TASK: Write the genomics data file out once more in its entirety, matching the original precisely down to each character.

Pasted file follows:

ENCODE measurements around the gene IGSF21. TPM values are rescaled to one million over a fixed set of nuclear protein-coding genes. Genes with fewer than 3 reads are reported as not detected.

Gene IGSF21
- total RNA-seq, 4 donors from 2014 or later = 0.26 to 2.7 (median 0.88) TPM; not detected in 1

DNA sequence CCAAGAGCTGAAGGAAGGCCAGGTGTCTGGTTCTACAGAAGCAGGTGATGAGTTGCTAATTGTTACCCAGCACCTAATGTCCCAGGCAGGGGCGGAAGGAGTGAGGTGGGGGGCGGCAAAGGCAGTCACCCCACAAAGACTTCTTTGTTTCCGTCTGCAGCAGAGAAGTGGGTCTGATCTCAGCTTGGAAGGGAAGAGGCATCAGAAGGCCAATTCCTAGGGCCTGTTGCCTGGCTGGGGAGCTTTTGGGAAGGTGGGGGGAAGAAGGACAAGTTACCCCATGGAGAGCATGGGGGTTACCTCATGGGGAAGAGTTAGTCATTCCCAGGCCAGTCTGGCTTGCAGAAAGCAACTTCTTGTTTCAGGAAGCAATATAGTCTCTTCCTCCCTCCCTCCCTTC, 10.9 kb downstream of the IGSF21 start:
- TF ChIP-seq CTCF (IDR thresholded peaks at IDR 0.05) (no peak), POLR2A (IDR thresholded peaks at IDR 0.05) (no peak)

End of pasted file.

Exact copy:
ENCODE measurements around the gene IGSF21. TPM values are rescaled to one million over a fixed set of nuclear protein-coding genes. Genes with fewer than 3 reads are reported as not detected.

Gene IGSF21
- total RNA-seq, 4 donors from 2014 or later = 0.26 to 2.7 (median 0.88) TPM; not detected in 1

DNA sequence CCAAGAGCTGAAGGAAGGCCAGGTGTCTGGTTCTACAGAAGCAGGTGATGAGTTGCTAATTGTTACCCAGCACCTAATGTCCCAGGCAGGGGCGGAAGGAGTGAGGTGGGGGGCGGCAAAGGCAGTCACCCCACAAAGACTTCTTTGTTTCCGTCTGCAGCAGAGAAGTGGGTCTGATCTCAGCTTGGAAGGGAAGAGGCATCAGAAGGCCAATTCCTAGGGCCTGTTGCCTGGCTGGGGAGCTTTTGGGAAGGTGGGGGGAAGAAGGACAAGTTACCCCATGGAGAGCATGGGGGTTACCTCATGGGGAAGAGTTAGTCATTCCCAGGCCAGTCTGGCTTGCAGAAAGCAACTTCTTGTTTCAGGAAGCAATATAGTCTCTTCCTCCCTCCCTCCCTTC, 10.9 kb downstream of the IGSF21 start:
- TF ChIP-seq CTCF (IDR thresholded peaks at IDR 0.05) (no peak), POLR2A (IDR thresholded peaks at IDR 0.05) (no peak)